Clinical experience with urgent tube shunt implantation through the ciliary sulcus in phakic eyes
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To review the clinical course and outcomes of 3 phakic, ischemic, and inflamed eyes in which we performed urgent tube shunt implantation through the ciliary sulcus without lensectomy.
This is a retrospective interventional case series. Three eyes of 3 diabetic patients with uncontrolled severe neovascular glaucoma, shallow anterior chambers with closed angles and poor view to the posterior segment, where concomitant lensectomy was not recommended due to uncontrolled uveitis and ischemia, underwent tube shunt implantation through the ciliary sulcus. Main outcome measures were surgical complications, especially injury to the crystalline lens, and postoperative intraocular pressure (IOP).
No surgical complications, including injury to the crystalline lens, have occurred. We used surgical modifications to allow sufficient visualization of the sulcus area to avoid injury to the crystalline lens during scleral tunneling and tube insertion through the ciliary sulcus. Postoperatively, the uveitis, ischemia, and vision have improved and IOP was controlled throughout follow-up. Cataract surgery with pupilloplasty was performed in one eye a year later with no complications and no interruption to IOP control.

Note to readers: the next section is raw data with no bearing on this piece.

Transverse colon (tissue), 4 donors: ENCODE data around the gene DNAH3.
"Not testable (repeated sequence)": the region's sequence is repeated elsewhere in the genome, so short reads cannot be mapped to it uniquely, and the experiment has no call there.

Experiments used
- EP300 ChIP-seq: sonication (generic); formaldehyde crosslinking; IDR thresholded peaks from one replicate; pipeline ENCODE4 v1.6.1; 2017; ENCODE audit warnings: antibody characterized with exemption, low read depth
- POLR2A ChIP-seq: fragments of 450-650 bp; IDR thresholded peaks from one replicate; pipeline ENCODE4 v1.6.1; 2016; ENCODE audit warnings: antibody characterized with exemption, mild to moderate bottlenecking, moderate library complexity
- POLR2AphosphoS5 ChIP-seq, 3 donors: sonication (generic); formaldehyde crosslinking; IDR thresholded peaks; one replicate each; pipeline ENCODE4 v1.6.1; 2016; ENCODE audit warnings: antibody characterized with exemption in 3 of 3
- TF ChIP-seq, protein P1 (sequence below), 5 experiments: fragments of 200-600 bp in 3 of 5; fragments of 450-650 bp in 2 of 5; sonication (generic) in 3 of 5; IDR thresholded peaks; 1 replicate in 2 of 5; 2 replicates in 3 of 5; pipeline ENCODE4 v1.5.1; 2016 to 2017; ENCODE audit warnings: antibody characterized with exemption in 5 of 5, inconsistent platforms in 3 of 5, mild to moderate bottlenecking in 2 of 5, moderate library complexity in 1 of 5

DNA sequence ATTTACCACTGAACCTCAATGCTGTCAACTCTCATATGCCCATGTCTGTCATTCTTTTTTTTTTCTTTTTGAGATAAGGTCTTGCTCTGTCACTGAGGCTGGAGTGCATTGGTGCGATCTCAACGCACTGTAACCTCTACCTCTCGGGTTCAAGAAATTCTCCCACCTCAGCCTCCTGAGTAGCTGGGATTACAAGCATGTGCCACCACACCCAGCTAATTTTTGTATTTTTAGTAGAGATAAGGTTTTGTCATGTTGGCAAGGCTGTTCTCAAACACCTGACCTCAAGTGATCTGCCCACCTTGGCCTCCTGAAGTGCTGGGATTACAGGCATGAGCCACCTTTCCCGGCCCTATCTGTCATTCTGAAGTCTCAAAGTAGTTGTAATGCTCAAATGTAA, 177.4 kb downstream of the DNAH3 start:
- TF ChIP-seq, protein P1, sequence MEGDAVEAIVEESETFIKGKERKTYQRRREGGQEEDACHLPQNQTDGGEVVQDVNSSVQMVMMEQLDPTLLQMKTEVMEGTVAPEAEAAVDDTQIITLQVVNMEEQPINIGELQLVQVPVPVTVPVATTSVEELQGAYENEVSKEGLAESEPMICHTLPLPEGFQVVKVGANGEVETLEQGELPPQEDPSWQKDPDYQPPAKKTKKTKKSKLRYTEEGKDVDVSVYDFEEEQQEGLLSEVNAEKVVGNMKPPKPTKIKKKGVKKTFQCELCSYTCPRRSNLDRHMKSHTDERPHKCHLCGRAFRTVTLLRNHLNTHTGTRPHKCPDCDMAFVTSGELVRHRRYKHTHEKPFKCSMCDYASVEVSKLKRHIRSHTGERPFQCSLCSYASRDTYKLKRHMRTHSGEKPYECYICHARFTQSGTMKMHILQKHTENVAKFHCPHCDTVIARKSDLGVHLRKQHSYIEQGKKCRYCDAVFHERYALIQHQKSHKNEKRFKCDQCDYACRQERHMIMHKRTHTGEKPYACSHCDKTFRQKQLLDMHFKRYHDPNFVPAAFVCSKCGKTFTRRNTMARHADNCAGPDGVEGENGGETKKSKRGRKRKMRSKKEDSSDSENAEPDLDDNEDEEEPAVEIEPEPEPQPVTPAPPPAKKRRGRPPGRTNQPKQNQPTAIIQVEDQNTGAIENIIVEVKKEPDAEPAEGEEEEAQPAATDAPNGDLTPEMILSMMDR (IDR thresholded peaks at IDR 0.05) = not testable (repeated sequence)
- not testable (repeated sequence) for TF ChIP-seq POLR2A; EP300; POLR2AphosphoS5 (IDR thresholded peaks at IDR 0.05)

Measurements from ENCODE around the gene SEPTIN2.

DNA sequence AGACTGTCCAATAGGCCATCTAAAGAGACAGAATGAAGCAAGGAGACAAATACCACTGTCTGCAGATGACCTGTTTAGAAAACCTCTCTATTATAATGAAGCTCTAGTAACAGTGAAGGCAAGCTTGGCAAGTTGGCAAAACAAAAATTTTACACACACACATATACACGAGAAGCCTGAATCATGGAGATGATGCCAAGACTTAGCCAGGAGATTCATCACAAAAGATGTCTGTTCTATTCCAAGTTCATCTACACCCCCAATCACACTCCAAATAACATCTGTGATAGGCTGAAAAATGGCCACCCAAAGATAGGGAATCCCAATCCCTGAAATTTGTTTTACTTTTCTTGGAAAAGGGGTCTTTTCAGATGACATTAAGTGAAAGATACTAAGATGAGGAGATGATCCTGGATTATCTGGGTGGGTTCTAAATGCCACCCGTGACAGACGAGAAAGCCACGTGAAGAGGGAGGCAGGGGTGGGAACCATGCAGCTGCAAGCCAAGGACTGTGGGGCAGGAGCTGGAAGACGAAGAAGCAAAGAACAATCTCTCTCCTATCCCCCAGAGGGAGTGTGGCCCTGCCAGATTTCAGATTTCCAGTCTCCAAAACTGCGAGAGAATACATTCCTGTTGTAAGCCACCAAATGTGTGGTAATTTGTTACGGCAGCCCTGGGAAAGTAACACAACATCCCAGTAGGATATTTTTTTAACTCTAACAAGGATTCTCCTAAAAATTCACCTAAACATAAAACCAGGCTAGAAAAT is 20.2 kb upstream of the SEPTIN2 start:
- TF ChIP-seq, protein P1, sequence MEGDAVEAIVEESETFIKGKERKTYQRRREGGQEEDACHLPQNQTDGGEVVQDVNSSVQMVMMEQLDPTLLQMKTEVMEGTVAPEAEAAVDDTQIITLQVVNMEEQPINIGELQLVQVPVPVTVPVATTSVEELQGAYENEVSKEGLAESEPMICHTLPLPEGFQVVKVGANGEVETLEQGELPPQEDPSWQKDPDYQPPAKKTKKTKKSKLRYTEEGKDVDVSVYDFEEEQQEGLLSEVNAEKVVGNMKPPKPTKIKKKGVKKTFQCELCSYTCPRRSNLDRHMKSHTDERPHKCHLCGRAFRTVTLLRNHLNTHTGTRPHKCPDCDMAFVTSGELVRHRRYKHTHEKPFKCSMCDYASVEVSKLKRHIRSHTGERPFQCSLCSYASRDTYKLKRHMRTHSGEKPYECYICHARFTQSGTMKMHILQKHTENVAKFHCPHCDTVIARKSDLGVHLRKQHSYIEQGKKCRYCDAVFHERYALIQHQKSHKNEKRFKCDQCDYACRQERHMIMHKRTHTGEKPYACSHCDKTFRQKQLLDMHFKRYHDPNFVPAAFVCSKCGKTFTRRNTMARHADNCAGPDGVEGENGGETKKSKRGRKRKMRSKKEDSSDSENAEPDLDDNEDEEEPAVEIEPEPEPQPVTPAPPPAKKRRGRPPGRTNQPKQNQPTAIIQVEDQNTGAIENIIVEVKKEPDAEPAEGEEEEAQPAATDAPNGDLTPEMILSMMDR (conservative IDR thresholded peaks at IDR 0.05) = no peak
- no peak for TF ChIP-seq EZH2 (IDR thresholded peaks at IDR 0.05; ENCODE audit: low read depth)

Based on our small and limited retrospective study, and under unusual circumstances, urgent tube shunt implantation through the ciliary sulcus may be considered in phakic eyes with severely uncontrolled IOP, shallow anterior chambers and poor view to the posterior segment, and when concomitant lensectomy is not recommended. We advise the use of appropriate surgical modifications by experienced glaucoma surgeons to prevent intraoperative complications. Further and larger studies are needed to evaluate the safety of this surgical option.
KeywordsTube shunt implantation Ciliary sulcus Glaucoma surgery Intraocular pressure Phakic Crystalline lens Cataract
Compliance with ethical standards
Conflict of interest
The authors declare that they have no conflict of interest.
This retrospective chart review study involving human participants was in accordance with the ethical standards of the institutional and national research committee and with the 1964 Helsinki Declaration and its later amendments or comparable ethical standards. The Human Investigation Committee (IRB), St. Peter’s Hospital, Albany, New York, approved this study.
Human and animal rights
This article does not contain any studies with animals performed by any of the authors.
Since this study is retrospective and does not reveal any identifiable information on any of the patients studied, no informed consent was required or obtained.
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